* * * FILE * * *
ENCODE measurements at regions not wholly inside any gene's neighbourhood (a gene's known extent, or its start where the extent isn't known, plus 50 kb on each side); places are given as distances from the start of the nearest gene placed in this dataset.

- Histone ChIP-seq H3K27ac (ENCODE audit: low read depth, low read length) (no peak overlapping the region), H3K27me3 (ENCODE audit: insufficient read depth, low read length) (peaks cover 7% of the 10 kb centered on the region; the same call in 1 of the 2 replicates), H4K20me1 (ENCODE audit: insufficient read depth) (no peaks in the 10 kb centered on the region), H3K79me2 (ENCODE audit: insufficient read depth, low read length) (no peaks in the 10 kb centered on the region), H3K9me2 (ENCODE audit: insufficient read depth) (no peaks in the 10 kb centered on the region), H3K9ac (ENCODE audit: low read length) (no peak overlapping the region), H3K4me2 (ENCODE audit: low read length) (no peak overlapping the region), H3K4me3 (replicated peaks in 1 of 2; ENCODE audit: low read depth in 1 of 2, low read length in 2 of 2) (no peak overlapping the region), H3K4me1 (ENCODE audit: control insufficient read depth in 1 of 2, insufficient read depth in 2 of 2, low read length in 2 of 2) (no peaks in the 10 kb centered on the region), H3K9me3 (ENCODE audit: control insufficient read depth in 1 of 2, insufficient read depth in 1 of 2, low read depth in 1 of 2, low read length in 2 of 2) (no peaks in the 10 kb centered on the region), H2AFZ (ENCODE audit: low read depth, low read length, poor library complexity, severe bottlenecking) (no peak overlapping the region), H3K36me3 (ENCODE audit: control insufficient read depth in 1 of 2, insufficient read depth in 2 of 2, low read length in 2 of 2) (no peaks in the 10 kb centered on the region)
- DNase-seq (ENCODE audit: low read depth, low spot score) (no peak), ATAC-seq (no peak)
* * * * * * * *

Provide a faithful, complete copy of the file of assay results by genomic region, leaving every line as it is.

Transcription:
ENCODE measurements at regions not wholly inside any gene's neighbourhood (a gene's known extent, or its start where the extent isn't known, plus 50 kb on each side); places are given as distances from the start of the nearest gene placed in this dataset.

- Histone ChIP-seq H3K27ac (ENCODE audit: low read depth, low read length) (no peak overlapping the region), H3K27me3 (ENCODE audit: insufficient read depth, low read length) (peaks cover 7% of the 10 kb centered on the region; the same call in 1 of the 2 replicates), H4K20me1 (ENCODE audit: insufficient read depth) (no peaks in the 10 kb centered on the region), H3K79me2 (ENCODE audit: insufficient read depth, low read length) (no peaks in the 10 kb centered on the region), H3K9me2 (ENCODE audit: insufficient read depth) (no peaks in the 10 kb centered on the region), H3K9ac (ENCODE audit: low read length) (no peak overlapping the region), H3K4me2 (ENCODE audit: low read length) (no peak overlapping the region), H3K4me3 (replicated peaks in 1 of 2; ENCODE audit: low read depth in 1 of 2, low read length in 2 of 2) (no peak overlapping the region), H3K4me1 (ENCODE audit: control insufficient read depth in 1 of 2, insufficient read depth in 2 of 2, low read length in 2 of 2) (no peaks in the 10 kb centered on the region), H3K9me3 (ENCODE audit: control insufficient read depth in 1 of 2, insufficient read depth in 1 of 2, low read depth in 1 of 2, low read length in 2 of 2) (no peaks in the 10 kb centered on the region), H2AFZ (ENCODE audit: low read depth, low read length, poor library complexity, severe bottlenecking) (no peak overlapping the region), H3K36me3 (ENCODE audit: control insufficient read depth in 1 of 2, insufficient read depth in 2 of 2, low read length in 2 of 2) (no peaks in the 10 kb centered on the region)
- DNase-seq (ENCODE audit: low read depth, low spot score) (no peak), ATAC-seq (no peak)